Further expansion included acquiring Ferguson’s Boat Shed at the Spit, a wide range of berths at D’Albora Marina and a new venture for Kylie and Andrew, the management of the Plonk restaurant, a project Kylie took on and continues to successfully manage.

The events from 2005 leading up to 2009 saw Andrew Short Marine experience one of busiest and more successful times for the business.

During this period, ASM hosted Australia’s first Sea Ray Rendezvous, now an annual event which the business still hosts. Awards kept piling up, including Four Sea Ray International Dealer Awards and a prestigious Mercury Marine Presidents Award. ASM also became a Club Marine platinum dealer and took out the Club Marine Top 10 Supporters Award numerous times.


As many industry members and friends would know, apart from his family and business, Andrew had another abiding passion – the sport of sailing. From a young age, he competed in International Cadets for kids up to the age of 18 and got his first introduction to ocean racing by taking part in the Family Half Tonne Cup on a boat called Pajen.

Andrew’s involvement in ocean racing thrived in parallel with his business interests

Andrew’s involvement in ocean racing thrived in parallel with his business interests. He competed in the Sydney to Hobart 16 times, including racing Nokia in the disastrous 1998 race that claimed the lives of six sailors. Other notable boats owned and raced by Andrew included Amazon, Brindabella and the ill-fated Shockwave 5. Over the many years he was active on the sailing circuit, Andrew developed a reputation for being a fierce, but fair competitor.

Brought up on the water and exposed to sailing from a young age, Andrew passed on his love of the sea to his family. Kylie and Andrew and their children, sons Ryan, Nick, Sam and Mitch and daughter Maddie were all involved in the sport.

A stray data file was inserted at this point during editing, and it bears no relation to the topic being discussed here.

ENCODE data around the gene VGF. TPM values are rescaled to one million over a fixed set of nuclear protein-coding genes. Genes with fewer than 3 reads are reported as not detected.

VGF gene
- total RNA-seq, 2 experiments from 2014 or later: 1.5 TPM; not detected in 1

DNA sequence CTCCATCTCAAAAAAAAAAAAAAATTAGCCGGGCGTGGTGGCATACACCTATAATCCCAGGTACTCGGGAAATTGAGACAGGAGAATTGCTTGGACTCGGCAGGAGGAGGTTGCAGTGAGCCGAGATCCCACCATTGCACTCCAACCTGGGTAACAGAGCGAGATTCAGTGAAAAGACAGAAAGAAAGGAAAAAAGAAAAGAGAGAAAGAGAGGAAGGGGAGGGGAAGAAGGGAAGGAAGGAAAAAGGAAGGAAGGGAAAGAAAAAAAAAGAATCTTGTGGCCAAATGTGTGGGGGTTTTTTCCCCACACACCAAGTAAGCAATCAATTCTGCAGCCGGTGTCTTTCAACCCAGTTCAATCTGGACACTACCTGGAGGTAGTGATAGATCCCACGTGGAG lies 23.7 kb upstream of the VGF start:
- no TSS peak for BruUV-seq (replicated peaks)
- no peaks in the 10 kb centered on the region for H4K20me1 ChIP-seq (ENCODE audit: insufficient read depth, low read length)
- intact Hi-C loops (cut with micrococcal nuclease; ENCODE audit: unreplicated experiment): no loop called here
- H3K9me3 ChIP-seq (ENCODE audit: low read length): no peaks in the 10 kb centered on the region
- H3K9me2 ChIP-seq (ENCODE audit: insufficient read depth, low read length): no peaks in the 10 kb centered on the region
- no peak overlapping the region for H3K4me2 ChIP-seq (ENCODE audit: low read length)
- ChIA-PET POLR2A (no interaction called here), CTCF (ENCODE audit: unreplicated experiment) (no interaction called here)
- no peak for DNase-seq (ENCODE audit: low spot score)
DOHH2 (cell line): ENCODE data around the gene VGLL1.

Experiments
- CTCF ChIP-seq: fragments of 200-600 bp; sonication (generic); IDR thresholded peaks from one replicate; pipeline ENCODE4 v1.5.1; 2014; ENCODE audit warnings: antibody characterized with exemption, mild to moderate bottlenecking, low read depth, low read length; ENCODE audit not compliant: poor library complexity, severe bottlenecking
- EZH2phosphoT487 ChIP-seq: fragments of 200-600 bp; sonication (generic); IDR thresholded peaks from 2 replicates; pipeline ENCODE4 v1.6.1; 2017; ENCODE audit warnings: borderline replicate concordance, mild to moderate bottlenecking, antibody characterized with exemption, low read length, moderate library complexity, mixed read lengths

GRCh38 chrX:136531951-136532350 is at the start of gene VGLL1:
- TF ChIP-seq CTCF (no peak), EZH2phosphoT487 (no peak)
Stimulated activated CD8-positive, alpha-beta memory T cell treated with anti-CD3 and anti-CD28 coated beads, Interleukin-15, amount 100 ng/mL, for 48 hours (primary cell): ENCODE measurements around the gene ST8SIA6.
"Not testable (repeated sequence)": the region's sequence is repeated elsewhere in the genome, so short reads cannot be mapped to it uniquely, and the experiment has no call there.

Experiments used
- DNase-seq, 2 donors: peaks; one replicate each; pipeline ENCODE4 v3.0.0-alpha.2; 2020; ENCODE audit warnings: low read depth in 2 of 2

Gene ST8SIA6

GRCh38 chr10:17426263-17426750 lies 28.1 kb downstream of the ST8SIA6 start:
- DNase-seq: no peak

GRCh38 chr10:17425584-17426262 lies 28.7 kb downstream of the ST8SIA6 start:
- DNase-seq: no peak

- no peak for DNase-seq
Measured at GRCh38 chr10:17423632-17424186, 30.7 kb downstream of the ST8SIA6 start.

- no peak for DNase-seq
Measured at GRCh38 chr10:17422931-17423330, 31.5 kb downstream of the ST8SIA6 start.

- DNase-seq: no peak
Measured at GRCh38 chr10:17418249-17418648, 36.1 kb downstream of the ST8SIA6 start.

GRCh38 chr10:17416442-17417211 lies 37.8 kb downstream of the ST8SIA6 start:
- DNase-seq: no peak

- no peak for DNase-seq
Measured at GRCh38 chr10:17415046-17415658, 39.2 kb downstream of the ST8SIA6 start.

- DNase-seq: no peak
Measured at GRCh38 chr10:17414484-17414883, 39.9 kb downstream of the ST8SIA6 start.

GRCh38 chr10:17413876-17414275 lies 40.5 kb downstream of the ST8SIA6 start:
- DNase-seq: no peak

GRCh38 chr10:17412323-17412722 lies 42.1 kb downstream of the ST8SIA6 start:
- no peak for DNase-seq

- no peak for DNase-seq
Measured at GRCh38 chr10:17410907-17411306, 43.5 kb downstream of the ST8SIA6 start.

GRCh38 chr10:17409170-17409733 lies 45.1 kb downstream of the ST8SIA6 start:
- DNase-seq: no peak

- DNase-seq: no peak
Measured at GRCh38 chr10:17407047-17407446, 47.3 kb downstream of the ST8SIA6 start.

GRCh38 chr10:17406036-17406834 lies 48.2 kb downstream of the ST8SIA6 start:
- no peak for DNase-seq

It is fitting to say that the tragic accident that took Andrew’s life in October 2009 at age 48, happened while competing in an ocean race with two of his sons on board. It was a true testament to Andrew’s sailing experience and his unconditional love for his family that, when their Shockwave 5 slammed into the rocks on Flinders Island just off Wollongong, his first instinct was not to save himself, but to save his children. In a selfless act of love, Andrew threw a torch to son Nick in the water that ultimately lead to him being located and plucked from the freezing seas. For the Short family, and the Australian boating industry and sailing fraternity, one of the true greats was lost that night.


A strong and united family, Kylie and the children vowed to carry on Andrew’s legacy, with Kylie taking the reins of Andrew Short Marine in late 2009.

“Andrew and I were consistently looking at ways and means to grow the business in a profitable and sustainable manner,” she explained. “Since Andrew’s passing, I have become firmly committed to following that plan.”

Since announcing her plans in January this year, Kylie has shown true courage and leadership by not only maintaining the quality of service of Andrew Short Marine, but also boldly expanding the business. From January to June, ASM saw the introduction of a new sales management and service team and new brands, such as XFI Ski Boats and Stacer Boats added to an already considerable portfolio.

The business also now boasts a new and modern accessories department and a team dedicated to living up to the Andrew Short Marine name.

“There will be a number of major new initiatives and product announcements in the near future and we look forward to sharing these with our customers and with the boating industry,’ said Kylie.

With Kylie at the helm and her family firmly behind her, Andrew’s name will continue to live on. Dedication to exceeding customer expectations and experiences with Andrew Short Marine, the mantra the business was built on by Andrew himself all those years ago, is what is important and what has made it such a successful player in the marine industry. ¿